Nortel Networks is set to soon be no more.
The embattled telecom equipment provider announced late Friday that it had entered into a preliminary agreement to sell its wireless assets to Nokia Siemens Networks for $650 million.
Nortel has been in bankruptcy protection since January.
With the announcement of the wireless sale, expected to close in the third quarter of 2009, Nortel also reported that it is planning to sell the rest of its assets as well, meaning the company will likely not emerge out of bankruptcy restructuring.
“Nortel confirmed that it is in advanced discussions to sell all of its business units, including Enterprise Solutions,” a Nortel spokesperson said in an e-mail to InternetNews.com. “We believe that the best outcome for each of these businesses is to find buyers who can carry Nortel’s rich innovation platforms into the future, but we will assess other restructuring alternatives for these businesses in the event we’re unable to maximize value through a sale.”
The sale to Nokia Siemens will include Nortel’s CDMA and Long-Term Evolution (LTE) wireless technologies.
According to Nortel, the deal also specifies that 2,500 employees of Nortel’s wireless division will be able to move over Nokia Siemens once the deal is closed. Nortel said in a statement that the 2,500 employee figure, “represents a significant portion of the employees associated with the assets being sold.”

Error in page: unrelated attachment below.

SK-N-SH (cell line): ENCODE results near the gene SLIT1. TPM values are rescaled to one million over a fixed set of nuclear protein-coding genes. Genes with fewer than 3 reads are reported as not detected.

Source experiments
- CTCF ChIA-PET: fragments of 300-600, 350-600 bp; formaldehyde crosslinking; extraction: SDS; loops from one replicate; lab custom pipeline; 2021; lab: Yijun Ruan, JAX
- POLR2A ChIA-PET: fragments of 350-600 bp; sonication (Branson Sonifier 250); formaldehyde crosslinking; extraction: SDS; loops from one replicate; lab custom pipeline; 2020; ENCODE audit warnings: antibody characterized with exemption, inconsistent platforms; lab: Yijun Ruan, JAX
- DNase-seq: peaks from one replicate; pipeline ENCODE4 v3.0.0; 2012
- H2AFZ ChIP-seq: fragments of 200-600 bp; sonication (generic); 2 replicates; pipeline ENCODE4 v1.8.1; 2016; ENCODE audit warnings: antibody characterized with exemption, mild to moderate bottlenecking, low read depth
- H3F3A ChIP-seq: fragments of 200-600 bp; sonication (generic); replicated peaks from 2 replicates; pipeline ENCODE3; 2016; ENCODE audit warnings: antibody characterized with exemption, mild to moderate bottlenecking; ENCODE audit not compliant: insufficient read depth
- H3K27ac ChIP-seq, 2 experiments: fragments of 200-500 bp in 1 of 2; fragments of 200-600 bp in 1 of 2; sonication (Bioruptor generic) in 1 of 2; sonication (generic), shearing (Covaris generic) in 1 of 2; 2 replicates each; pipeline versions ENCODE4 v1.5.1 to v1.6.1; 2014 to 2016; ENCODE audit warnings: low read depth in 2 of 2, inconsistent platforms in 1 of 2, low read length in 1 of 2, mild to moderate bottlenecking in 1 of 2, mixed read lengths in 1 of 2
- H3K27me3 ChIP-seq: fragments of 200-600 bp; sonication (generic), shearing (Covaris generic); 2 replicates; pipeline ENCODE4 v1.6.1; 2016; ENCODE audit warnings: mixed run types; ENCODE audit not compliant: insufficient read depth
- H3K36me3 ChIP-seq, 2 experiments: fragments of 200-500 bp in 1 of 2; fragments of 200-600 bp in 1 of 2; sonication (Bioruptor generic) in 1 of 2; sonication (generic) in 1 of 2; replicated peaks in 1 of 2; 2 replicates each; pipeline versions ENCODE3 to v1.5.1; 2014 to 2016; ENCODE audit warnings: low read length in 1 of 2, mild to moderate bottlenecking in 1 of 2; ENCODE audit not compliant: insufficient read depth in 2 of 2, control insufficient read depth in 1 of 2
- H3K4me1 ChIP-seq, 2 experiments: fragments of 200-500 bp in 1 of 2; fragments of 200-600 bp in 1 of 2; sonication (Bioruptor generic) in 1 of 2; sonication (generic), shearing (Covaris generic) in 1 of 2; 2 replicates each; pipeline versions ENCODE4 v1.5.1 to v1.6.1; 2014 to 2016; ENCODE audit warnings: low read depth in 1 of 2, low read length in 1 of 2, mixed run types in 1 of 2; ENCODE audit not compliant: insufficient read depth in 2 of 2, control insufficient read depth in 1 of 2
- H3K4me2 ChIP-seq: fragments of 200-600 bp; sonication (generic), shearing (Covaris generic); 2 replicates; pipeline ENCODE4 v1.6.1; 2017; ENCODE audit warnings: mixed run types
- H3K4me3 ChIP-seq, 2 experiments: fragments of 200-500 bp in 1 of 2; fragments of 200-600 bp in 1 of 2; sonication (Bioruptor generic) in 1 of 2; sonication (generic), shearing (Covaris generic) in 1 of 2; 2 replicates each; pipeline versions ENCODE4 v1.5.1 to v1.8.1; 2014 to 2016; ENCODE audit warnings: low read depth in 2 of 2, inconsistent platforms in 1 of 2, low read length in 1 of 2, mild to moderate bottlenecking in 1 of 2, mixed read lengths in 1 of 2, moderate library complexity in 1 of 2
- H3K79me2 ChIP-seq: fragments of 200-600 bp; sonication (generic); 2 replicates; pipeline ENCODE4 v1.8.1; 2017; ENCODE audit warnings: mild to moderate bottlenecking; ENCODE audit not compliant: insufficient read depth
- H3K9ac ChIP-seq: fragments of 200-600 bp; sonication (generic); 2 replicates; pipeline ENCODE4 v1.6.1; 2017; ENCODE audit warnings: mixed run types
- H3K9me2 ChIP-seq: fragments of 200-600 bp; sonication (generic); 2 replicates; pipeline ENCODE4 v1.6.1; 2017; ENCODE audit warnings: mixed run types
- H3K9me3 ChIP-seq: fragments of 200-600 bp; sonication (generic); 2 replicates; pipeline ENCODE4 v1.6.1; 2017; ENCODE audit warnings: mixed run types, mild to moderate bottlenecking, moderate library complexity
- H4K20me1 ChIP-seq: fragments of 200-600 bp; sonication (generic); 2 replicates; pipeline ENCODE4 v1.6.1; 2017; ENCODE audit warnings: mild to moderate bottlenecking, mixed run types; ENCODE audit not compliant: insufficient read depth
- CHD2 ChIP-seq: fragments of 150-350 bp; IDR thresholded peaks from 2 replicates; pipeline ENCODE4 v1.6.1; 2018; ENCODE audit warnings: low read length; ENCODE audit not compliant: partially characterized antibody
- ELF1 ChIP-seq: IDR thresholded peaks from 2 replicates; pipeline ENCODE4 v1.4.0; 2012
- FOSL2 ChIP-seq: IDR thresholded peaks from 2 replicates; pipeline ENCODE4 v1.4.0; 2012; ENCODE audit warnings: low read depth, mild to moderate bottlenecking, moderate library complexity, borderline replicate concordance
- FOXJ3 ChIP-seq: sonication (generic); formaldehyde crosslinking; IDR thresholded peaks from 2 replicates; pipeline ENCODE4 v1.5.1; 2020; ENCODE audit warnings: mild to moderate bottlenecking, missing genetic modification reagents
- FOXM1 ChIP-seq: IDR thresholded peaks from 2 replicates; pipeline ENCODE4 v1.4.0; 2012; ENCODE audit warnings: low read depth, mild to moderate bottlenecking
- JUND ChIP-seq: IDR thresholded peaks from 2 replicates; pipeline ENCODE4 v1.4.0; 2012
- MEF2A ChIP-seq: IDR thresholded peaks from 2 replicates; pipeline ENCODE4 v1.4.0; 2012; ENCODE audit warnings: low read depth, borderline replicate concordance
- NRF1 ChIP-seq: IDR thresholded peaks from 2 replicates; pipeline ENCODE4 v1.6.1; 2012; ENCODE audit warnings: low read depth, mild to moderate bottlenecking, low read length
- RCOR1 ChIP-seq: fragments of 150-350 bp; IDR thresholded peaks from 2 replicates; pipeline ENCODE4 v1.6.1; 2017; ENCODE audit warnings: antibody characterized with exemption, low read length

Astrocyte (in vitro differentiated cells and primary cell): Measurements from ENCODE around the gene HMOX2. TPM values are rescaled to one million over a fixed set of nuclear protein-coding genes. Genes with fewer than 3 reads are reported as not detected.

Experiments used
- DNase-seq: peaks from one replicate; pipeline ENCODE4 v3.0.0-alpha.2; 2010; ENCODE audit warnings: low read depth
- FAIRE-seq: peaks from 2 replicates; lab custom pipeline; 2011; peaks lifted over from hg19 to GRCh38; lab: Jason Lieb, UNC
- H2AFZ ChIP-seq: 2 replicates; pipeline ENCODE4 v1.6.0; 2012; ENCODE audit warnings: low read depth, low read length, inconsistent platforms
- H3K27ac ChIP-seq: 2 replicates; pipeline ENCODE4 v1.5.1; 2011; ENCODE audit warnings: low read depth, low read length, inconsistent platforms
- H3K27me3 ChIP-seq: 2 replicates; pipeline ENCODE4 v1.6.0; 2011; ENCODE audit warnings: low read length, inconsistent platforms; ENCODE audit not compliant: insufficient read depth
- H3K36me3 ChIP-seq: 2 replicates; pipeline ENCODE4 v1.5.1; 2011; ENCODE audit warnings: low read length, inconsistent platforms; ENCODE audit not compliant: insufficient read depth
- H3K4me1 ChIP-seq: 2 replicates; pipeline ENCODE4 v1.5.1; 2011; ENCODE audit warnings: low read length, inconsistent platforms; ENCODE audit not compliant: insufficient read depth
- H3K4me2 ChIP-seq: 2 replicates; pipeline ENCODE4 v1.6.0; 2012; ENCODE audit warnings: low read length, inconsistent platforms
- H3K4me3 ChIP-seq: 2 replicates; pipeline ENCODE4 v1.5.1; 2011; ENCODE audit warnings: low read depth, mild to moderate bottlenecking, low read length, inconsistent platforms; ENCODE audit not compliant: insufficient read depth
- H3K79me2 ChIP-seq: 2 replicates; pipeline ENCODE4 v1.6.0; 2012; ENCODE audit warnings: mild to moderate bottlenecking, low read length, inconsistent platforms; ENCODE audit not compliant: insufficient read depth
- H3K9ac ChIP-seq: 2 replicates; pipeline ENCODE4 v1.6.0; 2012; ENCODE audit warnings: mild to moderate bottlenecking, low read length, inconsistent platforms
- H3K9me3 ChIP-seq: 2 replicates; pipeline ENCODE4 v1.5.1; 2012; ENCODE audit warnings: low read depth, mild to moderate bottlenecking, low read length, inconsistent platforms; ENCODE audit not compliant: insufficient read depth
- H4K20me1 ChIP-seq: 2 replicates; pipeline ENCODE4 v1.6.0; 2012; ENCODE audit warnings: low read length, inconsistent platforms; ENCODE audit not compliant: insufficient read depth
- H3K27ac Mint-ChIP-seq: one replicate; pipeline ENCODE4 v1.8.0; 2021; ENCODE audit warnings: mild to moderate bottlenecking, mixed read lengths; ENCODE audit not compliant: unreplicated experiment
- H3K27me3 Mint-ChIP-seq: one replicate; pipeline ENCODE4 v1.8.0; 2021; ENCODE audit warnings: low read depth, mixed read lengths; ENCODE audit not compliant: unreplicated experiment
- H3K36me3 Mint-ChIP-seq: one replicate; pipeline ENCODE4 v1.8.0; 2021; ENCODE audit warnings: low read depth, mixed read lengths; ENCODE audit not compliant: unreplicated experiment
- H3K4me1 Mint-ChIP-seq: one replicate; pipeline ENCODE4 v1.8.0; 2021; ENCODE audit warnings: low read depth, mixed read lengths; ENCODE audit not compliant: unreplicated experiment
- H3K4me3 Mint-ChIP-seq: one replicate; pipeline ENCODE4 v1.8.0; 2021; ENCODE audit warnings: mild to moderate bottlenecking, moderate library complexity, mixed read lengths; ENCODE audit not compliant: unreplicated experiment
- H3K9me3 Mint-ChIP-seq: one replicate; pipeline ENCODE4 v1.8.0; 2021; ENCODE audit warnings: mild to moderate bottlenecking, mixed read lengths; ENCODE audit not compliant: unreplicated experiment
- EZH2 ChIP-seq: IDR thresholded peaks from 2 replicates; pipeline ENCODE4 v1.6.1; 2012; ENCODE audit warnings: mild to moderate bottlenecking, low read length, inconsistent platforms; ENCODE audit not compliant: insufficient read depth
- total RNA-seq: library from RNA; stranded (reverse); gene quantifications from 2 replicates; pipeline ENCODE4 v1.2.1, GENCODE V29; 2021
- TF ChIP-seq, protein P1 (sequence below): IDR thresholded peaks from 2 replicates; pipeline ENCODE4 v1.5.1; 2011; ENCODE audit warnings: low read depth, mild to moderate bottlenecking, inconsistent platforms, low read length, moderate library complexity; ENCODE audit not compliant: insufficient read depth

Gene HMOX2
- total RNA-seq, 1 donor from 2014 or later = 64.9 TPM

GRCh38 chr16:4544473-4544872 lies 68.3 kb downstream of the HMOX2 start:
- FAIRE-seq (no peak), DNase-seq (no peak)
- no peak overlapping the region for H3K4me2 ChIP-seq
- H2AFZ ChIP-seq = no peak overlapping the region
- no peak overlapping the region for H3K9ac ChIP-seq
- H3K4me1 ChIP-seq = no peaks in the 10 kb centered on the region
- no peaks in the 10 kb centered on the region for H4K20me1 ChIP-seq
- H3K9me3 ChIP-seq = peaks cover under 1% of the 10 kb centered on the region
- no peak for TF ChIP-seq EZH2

Since Nortel is currently in bankruptcy protection, the deal with Nokia Siemens is what is known as a “stalking horse” asset sale, which means that other bidders could potentially outbid Nokia Siemens for the wireless assets.
Nortel’s spokesperson said that with such an agreement, Nokia Siemens has effectively set the floor price for the auction.
“While the Asset Purchase Agreement is subject to the bids of other industry suitors for the business, the ‘Stalking Horse’ bidder also has the right to increase their price in the event other companies make competing offers,” Nortel’s spokesperson said. “Together, the sale includes substantially all of the CDMA, and LTE assets, including intellectual property, research and development, existing inventory, and the assumption of all customer and partner relationships.”
The wireless asset sale will be the second “stalking horse” sale to date for Nortel under its bankruptcy protection. In April, Nortel sold off its Alteon application networking gear to Radware for $18 million.
Though it has been under bankruptcy protection for all of 2009, Nortel has made some new enterprise product announcements this year. In May, Nortel’s networking division rolled out a new core networking virtual services platform, a new secure router platform and a new Unified Communications management solution.
Nortel’s carrier business also has been making some news this year. In June, Nortel reported that its softswitch business was still thriving, with a 59.1 percent market share by revenue in North America.
Nortel has been in a long decline following the dot-com bubble burst and an accounting scandal that eroded investor confidence in the company.
The current global recession has also hit Nortel hard. For the first quarter of 2009 the company reported a loss of $507 million.